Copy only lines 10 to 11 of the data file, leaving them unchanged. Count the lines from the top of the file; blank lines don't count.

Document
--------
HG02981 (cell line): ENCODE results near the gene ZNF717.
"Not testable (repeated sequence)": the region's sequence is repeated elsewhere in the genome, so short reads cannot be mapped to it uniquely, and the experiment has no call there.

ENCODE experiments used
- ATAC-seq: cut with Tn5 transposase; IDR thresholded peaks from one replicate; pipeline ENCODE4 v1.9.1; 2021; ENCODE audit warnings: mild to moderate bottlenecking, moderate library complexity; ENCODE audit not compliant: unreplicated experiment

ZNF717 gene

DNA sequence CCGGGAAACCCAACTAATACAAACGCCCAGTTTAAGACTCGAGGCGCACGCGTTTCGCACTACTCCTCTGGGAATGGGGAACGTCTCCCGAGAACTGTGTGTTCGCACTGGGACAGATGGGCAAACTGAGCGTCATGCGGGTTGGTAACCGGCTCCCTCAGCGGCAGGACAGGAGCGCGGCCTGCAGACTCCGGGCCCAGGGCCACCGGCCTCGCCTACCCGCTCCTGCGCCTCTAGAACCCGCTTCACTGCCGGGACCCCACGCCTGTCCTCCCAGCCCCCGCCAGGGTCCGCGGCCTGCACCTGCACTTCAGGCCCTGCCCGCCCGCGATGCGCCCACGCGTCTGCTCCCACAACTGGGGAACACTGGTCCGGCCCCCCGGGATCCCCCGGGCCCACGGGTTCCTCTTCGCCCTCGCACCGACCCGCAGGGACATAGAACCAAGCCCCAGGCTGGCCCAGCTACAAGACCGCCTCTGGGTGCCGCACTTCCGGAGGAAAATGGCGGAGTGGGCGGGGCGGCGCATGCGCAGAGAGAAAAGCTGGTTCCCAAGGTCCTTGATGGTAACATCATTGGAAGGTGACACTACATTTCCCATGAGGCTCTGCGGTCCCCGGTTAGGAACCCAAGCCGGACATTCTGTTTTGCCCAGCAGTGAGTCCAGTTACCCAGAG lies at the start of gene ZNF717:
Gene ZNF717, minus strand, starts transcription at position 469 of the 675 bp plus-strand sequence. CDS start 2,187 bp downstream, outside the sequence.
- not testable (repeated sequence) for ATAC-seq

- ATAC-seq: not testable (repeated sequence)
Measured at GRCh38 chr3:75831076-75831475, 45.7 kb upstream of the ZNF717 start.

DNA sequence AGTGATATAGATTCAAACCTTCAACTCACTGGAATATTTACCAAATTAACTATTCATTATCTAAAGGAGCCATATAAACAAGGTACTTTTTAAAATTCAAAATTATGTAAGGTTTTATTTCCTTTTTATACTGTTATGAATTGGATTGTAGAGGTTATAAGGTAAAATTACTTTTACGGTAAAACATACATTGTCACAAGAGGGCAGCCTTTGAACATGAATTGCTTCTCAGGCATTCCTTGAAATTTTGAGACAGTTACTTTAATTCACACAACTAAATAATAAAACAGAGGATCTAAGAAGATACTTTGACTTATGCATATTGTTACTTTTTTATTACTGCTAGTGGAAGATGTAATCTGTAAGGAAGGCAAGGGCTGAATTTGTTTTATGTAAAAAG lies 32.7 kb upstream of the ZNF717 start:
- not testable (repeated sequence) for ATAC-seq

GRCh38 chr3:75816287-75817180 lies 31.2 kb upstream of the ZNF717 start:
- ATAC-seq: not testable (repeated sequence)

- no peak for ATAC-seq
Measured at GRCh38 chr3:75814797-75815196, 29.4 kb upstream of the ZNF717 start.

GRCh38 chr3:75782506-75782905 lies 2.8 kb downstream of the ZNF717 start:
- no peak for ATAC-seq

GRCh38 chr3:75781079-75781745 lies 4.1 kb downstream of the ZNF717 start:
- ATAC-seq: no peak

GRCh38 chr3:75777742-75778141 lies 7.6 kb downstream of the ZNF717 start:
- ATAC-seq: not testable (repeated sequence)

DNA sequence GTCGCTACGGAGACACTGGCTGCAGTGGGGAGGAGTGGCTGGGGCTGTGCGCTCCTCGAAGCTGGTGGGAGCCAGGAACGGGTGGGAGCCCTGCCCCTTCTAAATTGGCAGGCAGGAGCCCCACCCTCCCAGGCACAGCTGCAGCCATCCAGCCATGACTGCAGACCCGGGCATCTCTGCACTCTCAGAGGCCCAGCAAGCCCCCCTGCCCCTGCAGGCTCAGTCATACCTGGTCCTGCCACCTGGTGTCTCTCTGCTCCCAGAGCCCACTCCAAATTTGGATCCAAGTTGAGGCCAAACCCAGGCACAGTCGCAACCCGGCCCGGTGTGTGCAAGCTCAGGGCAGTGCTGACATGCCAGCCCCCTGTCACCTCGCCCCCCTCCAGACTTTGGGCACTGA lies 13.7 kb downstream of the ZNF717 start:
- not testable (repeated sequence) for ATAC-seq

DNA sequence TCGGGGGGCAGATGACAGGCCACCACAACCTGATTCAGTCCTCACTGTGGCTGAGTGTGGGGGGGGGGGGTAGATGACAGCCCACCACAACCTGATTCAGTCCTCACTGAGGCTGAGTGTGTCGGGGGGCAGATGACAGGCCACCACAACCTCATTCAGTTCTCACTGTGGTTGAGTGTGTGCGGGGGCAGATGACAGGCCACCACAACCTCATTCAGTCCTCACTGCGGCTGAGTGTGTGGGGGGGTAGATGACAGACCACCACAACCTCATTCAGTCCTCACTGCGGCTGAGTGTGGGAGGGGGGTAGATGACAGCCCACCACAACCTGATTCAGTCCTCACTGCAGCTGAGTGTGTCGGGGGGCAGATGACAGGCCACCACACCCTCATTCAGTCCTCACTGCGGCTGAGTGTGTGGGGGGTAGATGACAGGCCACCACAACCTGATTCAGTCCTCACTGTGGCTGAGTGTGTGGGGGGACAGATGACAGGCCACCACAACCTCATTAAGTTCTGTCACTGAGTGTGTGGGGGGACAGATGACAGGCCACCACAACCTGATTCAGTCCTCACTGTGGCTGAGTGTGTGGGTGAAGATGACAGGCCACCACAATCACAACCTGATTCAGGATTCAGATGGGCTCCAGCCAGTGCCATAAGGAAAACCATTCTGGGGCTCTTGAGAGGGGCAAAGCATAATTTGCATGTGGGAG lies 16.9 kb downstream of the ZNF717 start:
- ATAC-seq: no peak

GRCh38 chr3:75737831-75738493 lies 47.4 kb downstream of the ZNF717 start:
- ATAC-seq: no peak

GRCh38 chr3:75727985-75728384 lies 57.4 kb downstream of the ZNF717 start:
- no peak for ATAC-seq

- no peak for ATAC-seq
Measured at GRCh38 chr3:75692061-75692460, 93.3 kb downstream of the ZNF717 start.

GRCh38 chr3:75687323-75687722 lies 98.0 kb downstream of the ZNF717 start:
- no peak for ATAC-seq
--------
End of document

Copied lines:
Measured at GRCh38 chr3:75831076-75831475, 45.7 kb upstream of the ZNF717 start.

DNA sequence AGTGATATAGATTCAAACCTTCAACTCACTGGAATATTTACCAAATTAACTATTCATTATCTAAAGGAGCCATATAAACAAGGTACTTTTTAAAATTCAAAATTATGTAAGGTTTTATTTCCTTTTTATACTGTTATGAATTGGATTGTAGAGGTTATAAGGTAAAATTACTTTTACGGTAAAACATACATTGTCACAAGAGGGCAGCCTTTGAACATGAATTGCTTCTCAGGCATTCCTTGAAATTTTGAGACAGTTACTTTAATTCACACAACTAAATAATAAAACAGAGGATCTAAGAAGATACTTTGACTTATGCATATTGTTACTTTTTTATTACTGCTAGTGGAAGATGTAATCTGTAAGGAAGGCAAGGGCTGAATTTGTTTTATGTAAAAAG lies 32.7 kb upstream of the ZNF717 start: